Getting married and raising a family is seen as a “child penalty” by some economists, but it is where security is found. OSV News photo/Kevin J. Parks, Catholic Review

The metaphysical comfort of conservative homelife

  • November 16, 2023

Does liberalism get the big questions right? The question was the subject of a Munk Debate on the evening of Nov. 3 in Toronto.

My short answer is yes. Better put, it gets more things right than competing philosophies. Capitalism, it has been said, is the worst economic system except for all the others. Liberalism is a better solution for our common lives than socialism or communism. Yet at the end of the night, the winning side of the debate were those who were opposed. How have we arrived at a point where so many appear to be questioning liberalism?

Liberalism is a philosophy where the individual is sacred and has rights in contrast with the ruling power, state or monarchy. The foundations lie in Magna Carta, when it was enshrined that the king, too, was under God, like the commoners. Liberalism relies on free markets to maximize talents and exchanges of goods. In liberalism, human beings are endowed with unalienable rights.

There are a myriad different answers on why our culture increasingly rejects liberalism. One is that the education system fails to teach the abject failures of communism ranks high, but I won’t get into that. Neither will I muse about the idea that we live in a country that is no longer classically liberal. Government size and power have grown extensively over the past decades. We have paired socialist approaches with the market in significant areas such as health care. And even where government over-regulation is the cause of a problem, we still reach for government solutions. This weaves the decay of socialism into our lives and it becomes difficult to see which philosophy — socialism or liberalism — introduced it.

There is a more significant factor behind attempts to upend liberalism. Liberalism is intended to help the small person in the face of big government or large corporations. It was never intended to guide our thinking within families. But we have misapplied it to the family domain and created families where competition reigns: husbands assert individuality against wives, wives against husbands, parents against children.

When the sexual revolution picked up steam the very purpose was to maximize sexual freedom, which came with major consequences for families. After the advent of the birth control pill for widespread use in 1960, there were vastly more unconnected sexual encounters, which resulted in more children born without stability (alongside an increased rate of abortion). This increased atomisation and disconnection in families.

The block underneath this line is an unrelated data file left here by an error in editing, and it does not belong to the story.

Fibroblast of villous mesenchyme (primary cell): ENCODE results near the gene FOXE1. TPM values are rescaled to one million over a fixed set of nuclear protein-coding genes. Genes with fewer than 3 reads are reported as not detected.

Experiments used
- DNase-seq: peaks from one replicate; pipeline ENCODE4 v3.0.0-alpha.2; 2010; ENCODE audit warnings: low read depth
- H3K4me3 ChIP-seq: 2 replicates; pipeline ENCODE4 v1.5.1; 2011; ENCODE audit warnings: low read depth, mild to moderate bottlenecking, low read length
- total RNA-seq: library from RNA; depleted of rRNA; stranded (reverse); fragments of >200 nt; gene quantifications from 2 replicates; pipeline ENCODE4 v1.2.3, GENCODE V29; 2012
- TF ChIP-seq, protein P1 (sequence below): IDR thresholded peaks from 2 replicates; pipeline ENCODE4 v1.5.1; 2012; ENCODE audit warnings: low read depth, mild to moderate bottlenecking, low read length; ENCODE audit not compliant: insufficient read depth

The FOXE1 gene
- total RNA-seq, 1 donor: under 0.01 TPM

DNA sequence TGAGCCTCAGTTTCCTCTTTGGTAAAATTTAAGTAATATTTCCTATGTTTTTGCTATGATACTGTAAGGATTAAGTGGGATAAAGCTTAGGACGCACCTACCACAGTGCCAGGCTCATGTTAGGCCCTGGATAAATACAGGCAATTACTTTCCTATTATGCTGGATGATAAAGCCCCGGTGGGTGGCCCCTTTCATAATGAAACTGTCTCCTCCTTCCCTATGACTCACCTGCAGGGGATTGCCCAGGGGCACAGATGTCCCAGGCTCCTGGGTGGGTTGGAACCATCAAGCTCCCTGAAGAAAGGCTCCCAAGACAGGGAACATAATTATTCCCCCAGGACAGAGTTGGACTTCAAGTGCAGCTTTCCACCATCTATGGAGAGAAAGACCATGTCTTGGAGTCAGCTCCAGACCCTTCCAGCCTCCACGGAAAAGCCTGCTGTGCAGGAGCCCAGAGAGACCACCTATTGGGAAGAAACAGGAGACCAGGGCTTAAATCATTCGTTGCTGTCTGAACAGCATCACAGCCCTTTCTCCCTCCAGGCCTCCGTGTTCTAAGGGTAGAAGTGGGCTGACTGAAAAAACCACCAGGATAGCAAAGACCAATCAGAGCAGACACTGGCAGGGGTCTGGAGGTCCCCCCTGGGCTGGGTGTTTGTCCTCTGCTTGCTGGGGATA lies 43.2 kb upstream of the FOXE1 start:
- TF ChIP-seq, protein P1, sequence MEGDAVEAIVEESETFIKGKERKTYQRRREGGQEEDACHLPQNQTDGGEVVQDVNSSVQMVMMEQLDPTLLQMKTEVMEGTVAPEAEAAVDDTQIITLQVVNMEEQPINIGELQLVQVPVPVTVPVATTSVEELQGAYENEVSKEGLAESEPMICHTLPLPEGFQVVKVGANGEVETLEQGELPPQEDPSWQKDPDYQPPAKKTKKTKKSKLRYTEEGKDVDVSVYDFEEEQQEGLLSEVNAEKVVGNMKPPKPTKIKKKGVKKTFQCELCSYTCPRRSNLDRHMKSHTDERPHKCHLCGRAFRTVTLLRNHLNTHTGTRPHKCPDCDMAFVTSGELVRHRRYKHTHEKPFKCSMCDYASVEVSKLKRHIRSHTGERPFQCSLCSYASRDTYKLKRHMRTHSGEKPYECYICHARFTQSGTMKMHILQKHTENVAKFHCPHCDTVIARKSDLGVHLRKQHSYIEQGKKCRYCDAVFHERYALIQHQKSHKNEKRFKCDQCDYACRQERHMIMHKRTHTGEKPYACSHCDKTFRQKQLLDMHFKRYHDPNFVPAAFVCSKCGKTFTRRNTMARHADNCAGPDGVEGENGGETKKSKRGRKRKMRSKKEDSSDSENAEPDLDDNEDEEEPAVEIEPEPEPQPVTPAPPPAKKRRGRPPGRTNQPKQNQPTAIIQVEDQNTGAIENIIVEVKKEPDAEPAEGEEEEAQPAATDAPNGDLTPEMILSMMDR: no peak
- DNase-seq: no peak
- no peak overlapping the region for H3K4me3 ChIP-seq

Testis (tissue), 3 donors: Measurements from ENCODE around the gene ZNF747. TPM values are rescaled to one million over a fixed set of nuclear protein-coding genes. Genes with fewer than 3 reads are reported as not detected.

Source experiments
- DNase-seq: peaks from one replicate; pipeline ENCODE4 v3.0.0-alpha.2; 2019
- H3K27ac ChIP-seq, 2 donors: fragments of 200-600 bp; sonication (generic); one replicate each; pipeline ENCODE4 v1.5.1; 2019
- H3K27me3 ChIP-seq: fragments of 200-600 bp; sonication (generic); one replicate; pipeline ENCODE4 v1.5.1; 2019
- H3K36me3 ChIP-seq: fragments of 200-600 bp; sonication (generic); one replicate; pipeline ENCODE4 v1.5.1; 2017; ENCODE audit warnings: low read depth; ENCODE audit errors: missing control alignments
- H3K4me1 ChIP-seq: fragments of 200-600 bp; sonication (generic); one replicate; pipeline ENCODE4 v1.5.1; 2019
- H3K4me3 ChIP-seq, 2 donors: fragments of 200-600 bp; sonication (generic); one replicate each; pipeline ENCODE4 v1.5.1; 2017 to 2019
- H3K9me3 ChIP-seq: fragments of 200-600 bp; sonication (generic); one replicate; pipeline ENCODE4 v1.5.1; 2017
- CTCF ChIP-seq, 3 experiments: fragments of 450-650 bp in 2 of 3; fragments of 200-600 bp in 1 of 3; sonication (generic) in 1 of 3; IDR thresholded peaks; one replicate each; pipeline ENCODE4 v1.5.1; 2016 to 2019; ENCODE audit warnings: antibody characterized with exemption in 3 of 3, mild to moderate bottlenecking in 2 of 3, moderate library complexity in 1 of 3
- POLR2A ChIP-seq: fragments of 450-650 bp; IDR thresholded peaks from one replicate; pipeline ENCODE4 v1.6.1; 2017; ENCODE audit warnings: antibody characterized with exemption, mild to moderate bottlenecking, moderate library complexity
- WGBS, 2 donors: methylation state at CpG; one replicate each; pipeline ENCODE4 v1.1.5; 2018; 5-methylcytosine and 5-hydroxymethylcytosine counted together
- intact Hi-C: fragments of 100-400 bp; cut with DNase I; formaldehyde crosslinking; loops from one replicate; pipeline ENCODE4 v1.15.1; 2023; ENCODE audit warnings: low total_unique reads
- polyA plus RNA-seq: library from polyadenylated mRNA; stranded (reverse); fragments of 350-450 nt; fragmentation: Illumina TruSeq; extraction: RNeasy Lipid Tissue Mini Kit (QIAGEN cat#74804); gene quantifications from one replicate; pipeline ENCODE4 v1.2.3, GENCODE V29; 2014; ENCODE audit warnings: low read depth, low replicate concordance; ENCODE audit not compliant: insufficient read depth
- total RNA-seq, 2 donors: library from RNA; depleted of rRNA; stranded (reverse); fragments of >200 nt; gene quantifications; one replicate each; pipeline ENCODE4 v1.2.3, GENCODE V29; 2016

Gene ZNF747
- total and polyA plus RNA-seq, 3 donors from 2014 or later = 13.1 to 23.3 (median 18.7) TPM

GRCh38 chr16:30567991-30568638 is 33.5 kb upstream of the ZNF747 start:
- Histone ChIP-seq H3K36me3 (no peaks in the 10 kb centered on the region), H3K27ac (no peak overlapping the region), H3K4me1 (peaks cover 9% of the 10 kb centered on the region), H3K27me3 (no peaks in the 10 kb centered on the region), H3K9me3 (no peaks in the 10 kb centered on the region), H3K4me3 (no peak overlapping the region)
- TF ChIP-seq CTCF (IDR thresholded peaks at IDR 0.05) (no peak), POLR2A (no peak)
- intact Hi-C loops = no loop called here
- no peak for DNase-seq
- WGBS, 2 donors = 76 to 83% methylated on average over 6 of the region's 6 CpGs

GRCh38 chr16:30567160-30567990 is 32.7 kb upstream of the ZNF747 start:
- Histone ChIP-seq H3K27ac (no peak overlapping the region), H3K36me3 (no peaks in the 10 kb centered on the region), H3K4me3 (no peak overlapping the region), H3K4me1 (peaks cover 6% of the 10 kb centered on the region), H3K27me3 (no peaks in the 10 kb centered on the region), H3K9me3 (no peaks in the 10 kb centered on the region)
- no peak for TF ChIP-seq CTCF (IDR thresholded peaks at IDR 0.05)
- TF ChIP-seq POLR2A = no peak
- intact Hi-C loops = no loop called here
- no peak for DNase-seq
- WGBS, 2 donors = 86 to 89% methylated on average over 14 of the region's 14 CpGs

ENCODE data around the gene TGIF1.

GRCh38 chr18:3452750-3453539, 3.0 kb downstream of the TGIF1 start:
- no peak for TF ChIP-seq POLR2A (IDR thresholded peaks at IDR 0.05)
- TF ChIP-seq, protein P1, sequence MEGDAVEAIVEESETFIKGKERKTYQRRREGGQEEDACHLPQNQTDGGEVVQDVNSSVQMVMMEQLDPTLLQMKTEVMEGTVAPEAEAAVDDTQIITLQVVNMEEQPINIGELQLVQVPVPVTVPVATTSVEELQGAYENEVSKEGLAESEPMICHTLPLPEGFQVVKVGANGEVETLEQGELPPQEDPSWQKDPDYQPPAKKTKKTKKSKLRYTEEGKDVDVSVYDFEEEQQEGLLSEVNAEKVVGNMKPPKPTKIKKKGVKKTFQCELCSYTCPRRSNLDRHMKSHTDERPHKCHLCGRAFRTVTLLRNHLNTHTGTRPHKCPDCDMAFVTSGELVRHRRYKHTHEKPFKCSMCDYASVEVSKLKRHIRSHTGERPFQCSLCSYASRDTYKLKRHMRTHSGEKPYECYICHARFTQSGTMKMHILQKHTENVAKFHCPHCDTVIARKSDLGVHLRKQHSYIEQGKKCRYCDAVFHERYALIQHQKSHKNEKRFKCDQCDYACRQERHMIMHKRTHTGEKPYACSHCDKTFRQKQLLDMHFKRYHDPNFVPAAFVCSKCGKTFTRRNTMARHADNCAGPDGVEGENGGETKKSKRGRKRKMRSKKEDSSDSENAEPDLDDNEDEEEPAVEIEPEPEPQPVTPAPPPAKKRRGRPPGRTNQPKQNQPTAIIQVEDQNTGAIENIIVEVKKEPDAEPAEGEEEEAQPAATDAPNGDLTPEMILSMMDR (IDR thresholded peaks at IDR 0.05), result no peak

The data show lower marriage rates and increased rates of lone parenting over this time. Family is a place of joy, warmth and attachment for a declining number of people. For too many growing up in the sexual revolution, family means exclusion, not belonging. This creates a metaphysical malaise. How can we have our own families in these conditions? And, indeed, young Canadians are not. Our fertility rate is the lowest it has been since we began collecting birth statistics.

Having so few children perpetuates aggression and meanness in the world — a problem all too often wrongly attributed to capitalism. No system of economic exchange, no philosophy of living can overcome the profound insecurity so many of us face in our private lives. Absent family, work becomes everything. Attempts to find work-life balance are a fraud if there is only work, and no life. And family was once, for so many, the source of life outside work, providing meaning when work was dirty, dangerous or unfulfilling. 

Yes, the individual is sacred. But so too once was the bond of marriage, which was both a duty and an obligation that countered individualization. Getting married, raising children — these things were not put in the ledger as burdens — a “child penalty” as economists now refer to it. 

If security cannot be found in our intimate relationships, we know it certainly will not be found in communism, socialism or even liberalism. Young people unmoored from a secure family life will attempt to fit in, often in radical ideologies or extreme politics.

Of course, there are Marxist elements to the sexual revolution and atomization is a factor in both liberalism and Marxism. Ultimately, we need liberal economies and conservative homes. Virtue is first taught by the hearth in families. Liberalism should be taught by that hearth, but practised in the world outside.

(Mrozek is Senior Fellow at Cardus Family.)

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